Sir Lester Bird Medical Centre initiates Universal Hepatitis B Birth-Dose Vaccination

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October 8, 2021, ST. JOHN’S, ANTIGUA—Starting Monday October 11, healthy newborns at Sir Lester Bird Medical Centre (SLBMC) will receive a birth-dose of hepatitis B vaccine within the first 24 hours of life to improve their protection against the enduring and potentially fatal disease.

In 2009, World Health Organization (WHO) emphasized prevention of mother-to-child Hepatitis B Virus (HBV) transmission, by recommending that all countries, even those with low HBV prevalence, introduce universal hepatitis B birth-dose vaccination.

“Hepatitis B can lead to devastating lifelong illnesses or even death, so this vaccine is a critical safety net to protect babies from acquiring a potentially serious infection at the time of birth,” said Shivon Belle-Jarvis, MD, SLBMC Pediatric Department Chair. “Many adults with an infection do not feel or look sick and are not even aware that they carry the virus. It is contagious and adults can transmit it while caring for an infant after birth.”

Hepatitis B is a viral infection that attacks the liver and can cause both acute and chronic disease. Chronic infection over the course of a lifetime can lead to liver damage, liver failure, liver cancer, or even death. 

“This is the first vaccine a baby receives,” said Ann-Marie Browne-Isaac, RN, SLBMC Maternity & Neonatal Intensive Care Unit (NICU) Department Manager. “It is important that no newborn leaves the hospital without it. Infants are especially vulnerable to infection at the time of birth, and need the maximal protection provided by administering the first vaccine dose shortly after birth.”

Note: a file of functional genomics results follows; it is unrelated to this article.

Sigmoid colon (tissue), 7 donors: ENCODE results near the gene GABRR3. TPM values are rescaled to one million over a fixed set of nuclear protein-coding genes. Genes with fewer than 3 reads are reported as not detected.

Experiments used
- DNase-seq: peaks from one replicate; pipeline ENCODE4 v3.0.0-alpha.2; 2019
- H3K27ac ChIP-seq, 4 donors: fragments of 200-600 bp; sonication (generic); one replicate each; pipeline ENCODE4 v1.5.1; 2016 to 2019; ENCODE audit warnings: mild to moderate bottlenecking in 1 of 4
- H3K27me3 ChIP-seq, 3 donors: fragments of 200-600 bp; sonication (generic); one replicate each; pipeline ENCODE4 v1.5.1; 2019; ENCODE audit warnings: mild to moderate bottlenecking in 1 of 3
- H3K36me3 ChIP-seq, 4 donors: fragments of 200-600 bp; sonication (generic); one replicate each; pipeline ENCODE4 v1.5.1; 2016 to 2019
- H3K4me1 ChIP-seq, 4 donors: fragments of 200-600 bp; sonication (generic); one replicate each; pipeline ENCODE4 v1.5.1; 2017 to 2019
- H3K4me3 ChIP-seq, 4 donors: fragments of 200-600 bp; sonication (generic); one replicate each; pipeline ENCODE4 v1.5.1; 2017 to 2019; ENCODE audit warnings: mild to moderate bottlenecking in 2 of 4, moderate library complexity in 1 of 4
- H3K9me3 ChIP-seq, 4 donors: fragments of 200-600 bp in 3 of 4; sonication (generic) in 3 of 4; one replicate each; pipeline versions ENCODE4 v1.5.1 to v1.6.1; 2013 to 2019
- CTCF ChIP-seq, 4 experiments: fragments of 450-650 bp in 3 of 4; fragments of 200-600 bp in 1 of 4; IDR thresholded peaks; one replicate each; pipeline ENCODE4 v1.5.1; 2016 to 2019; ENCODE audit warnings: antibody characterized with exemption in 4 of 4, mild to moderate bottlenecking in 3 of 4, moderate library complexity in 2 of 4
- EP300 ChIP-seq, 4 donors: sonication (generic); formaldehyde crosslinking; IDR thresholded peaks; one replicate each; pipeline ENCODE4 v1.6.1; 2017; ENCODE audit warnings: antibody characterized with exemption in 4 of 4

All medically stable newborns with a minimum birth weight of 2000 grams (about 4 lbs., 6 oz.) and born to mothers who are hepatitis B negative, will receive the vaccine within 24 hours of birth. For infants born to hepatitis B positive mothers, the first dose of hepatitis B vaccine and hepatitis B immunoglobulin will be administered at birth, which is not new, regardless of birth weight or other co-morbidities. The vaccine is well tolerated in infants.

Salma Crump, SLBMC Head of Marketing & Communications said, “This policy change is being guided by the Ministry of Health Wellness & the Environment. We’re grateful for the support of the Pan American Health Association (PAHO) who assisted with funding for our education program, which is ongoing—as well the support of the Kiwanis Club of St. John’s Antigua, who immediately said yes, when we asked for their assistance with purchasing a vaccination refrigerator.”

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